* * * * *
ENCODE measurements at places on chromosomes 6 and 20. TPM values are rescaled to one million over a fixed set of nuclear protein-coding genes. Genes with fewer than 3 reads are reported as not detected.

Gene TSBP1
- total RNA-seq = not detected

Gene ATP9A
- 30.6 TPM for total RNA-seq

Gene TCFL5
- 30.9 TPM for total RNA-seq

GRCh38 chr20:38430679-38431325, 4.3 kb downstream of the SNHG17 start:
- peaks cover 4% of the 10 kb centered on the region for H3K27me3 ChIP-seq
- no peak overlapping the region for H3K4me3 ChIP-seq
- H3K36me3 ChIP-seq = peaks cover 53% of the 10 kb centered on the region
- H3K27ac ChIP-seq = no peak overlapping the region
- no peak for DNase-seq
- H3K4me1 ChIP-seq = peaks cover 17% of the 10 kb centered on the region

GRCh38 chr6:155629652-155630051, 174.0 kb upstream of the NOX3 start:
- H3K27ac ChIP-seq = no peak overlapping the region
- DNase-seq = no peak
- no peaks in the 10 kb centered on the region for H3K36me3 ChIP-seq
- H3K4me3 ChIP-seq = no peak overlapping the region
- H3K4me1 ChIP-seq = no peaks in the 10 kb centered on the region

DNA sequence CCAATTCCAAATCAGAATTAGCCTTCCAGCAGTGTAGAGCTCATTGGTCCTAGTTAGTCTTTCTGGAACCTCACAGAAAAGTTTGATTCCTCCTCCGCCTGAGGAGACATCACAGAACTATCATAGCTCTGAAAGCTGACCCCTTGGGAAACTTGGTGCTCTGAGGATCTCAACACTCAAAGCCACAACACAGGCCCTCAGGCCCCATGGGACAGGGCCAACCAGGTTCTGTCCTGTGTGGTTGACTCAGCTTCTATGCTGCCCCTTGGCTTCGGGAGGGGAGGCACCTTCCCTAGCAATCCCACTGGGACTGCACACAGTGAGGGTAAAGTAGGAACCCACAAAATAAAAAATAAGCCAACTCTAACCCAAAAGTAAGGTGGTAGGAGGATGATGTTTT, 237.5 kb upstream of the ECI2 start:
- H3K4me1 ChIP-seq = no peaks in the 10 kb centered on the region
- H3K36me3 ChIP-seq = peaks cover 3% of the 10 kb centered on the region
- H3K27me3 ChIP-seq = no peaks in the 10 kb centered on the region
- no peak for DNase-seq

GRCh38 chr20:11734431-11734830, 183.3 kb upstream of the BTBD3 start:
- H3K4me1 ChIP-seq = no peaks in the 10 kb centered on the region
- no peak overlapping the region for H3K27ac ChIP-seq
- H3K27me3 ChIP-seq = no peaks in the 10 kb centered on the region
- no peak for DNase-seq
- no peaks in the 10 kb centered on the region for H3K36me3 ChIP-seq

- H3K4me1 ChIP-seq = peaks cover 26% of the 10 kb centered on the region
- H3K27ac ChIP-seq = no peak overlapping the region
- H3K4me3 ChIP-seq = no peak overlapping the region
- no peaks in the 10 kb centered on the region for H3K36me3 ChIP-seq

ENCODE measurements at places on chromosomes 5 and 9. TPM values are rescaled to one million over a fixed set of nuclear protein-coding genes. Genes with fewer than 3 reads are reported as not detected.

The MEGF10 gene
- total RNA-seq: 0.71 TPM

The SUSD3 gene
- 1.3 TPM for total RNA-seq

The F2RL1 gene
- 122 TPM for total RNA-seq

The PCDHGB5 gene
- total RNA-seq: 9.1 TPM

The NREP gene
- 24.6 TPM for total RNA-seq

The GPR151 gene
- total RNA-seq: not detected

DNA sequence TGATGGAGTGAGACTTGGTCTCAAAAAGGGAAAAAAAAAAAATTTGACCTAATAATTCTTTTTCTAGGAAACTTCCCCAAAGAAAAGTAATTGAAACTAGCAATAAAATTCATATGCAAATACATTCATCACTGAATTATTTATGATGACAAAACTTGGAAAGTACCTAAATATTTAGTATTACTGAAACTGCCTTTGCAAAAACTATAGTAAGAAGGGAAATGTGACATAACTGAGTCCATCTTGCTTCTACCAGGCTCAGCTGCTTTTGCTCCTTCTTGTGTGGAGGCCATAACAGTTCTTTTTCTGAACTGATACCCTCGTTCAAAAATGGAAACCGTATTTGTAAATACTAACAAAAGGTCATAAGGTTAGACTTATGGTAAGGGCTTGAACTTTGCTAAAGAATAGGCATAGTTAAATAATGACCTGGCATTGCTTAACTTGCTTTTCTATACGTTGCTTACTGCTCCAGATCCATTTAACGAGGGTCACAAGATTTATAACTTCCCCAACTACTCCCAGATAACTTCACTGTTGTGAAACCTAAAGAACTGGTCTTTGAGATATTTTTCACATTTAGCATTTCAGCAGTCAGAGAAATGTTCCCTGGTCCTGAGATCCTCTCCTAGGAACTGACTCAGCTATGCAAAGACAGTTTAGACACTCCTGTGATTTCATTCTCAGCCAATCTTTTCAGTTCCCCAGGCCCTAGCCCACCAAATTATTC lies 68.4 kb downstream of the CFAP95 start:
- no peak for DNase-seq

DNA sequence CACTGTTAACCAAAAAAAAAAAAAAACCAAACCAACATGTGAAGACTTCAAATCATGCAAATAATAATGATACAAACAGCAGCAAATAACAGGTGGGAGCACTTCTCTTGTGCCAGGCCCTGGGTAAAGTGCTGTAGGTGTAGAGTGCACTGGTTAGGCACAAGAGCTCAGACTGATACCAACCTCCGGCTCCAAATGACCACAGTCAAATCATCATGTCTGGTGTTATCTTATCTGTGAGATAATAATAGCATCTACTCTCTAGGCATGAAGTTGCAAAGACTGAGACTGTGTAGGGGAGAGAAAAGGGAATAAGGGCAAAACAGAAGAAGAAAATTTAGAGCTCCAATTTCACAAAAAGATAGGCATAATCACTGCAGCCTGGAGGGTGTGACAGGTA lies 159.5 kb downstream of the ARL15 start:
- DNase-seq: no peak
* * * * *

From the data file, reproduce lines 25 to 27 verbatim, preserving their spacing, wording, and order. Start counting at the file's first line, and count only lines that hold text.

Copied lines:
- no peak for DNase-seq

GRCh38 chr20:11734431-11734830, 183.3 kb upstream of the BTBD3 start:
- H3K4me1 ChIP-seq = no peaks in the 10 kb centered on the region